Margo said his recent meeting with Trump occurred as the president traveled to the airport after visiting medical staff and shooting survivors in El Paso. The two discussed border security, according to Margo, who said he told Trump that a physical barrier is not a “panacea.”

“I said, ‘If you want to deal with immigration, the first thing you do is you have Homeland Security define what is a secure border and what they need in the way of resources to handle that,'” Margo said, adding that his comments about crime in El Paso seemed to “resonate” with Trump.

Asked about Trump calling his previous comments “full of crap,” Margo said he he hoped Trump “wouldn’t say that now, given our conversation.”

The White House did not immediately respond to a request for comment.

[The Hill]

Trump lashes out at Fox News’s Shep Smith, says ‘fake news CNN is better’

President Trump on Wednesday renewed his criticism of Fox News anchor Shepard Smith, arguing that “Fake News CNN is better” and saying that he now tunes in to the conservative news outlet One America News Network whenever he gets the chance.

“Watching Fake News CNN is better than watching Shepard Smith, the lowest rated show on @FoxNews,” Trump tweeted on a day when he visited first responders and survivors of mass shootings in El Paso, Texas, and Dayton, Ohio. “Actually, whenever possible, I turn to [One America News Network]!”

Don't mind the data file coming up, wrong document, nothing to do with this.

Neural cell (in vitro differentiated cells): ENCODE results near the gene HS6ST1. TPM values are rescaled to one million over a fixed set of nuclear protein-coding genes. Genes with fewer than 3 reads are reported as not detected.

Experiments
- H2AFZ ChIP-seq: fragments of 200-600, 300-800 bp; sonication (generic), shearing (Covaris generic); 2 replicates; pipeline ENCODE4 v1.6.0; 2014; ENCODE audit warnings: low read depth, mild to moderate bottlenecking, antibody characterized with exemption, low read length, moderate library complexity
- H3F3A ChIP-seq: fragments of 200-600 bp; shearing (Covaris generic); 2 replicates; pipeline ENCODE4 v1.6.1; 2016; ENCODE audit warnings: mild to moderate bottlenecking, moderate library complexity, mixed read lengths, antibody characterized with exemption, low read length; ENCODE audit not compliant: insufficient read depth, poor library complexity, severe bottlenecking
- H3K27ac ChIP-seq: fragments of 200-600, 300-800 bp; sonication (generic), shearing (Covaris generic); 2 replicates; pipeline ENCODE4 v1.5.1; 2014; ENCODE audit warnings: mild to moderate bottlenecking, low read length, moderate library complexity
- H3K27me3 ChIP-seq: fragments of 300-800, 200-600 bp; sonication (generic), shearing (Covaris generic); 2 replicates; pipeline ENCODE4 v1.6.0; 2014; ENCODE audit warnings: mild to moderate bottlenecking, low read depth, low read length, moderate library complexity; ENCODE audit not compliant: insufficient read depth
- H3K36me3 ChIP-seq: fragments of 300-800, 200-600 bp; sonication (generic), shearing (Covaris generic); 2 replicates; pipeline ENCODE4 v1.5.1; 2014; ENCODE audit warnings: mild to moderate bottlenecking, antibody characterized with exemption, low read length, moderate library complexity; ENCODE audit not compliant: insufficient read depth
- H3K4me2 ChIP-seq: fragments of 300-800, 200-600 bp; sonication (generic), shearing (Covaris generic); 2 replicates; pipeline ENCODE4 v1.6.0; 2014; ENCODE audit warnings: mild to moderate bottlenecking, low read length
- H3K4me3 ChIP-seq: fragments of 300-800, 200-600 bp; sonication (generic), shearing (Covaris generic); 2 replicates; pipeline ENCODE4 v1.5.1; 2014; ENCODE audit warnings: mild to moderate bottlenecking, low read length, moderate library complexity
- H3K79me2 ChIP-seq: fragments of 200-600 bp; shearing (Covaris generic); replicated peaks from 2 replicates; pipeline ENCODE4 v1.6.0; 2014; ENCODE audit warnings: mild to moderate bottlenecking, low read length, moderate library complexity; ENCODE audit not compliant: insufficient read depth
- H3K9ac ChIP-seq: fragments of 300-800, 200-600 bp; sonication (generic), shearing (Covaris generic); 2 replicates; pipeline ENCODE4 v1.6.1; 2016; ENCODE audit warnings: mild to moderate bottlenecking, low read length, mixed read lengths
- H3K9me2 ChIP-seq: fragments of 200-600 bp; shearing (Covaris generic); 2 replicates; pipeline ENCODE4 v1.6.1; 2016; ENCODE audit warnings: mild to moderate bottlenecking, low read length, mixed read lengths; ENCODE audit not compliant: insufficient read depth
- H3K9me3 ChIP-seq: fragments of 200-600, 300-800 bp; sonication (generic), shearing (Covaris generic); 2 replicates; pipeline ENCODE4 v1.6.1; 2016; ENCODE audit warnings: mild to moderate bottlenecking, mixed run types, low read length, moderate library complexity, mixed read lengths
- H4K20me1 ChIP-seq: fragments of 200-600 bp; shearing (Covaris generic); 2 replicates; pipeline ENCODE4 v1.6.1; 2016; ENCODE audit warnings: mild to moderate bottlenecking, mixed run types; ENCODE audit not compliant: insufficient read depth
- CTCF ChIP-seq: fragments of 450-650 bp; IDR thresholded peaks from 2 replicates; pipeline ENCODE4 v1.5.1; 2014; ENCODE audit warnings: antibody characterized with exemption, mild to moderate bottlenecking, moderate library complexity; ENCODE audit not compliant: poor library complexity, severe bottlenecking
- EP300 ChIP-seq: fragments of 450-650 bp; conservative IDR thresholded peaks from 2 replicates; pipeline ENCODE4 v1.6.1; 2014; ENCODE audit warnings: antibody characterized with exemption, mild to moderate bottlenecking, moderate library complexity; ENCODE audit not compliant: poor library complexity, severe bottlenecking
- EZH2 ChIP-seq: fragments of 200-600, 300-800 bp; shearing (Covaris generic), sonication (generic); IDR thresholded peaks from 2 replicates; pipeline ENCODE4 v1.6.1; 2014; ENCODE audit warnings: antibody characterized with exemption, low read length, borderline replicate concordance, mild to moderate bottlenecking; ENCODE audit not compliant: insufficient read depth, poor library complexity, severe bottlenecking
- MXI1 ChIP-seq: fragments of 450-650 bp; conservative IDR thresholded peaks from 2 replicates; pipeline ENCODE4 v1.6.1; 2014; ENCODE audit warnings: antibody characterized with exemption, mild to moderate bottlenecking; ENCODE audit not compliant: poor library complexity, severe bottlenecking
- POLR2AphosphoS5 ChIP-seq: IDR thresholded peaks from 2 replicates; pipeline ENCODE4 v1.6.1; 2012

It was not immediately clear what Trump’s tweet — which came during Smith’s daily program and while Trump was aboard Air Force One to El Paso — was referencing. 

Trump earlier Wednesday visited Dayton to meet with those impacted by a mass shooting over the weekend that left nine people dead. 

Smith acknowledged Trump’s tweet during his show Wednesday, saying, “Good afternoon, Mr. President. It’s nice to have you with us.”

The Hill has reached out to Fox News for comment.

Trump has repeatedly denounced the media during his presidency, often referring to it as “fake news” and the “enemy of the people.” But he has consistently praised Fox News and network hosts such as Sean Hannity and Tucker Carlson. He has taken a different view of Smith, though. 

In March, the president derided Smith as the “lowest rated anchor,” saying that he should be working at CNN. 

Smith has consistently taken a critical view of Trump during his two-plus years in the White House. Among other things, he fact-checked Trump’s prime-time address on border security in January during his daily news program. 

Last month, he described Trump’s attacks on a group of minority congresswomen as a “misleading and xenophobic eruption of distraction and division.”

Trump has recently shown a greater willingness to condemn Fox News over what he views as unfair coverage. After the network aired a “F— Trump” chant from a bar in France in July, Trump claimed that Fox News was “changing fast” and forgetting “the people who got them there.”

He lashed out at the network again just weeks later after one of its polls showed him losing to former Vice President Joe Biden in a hypothetical 2020 presidential matchup. 

“Fox News is at it again,” he tweeted. “So different from what they used to be.”

[The Hill]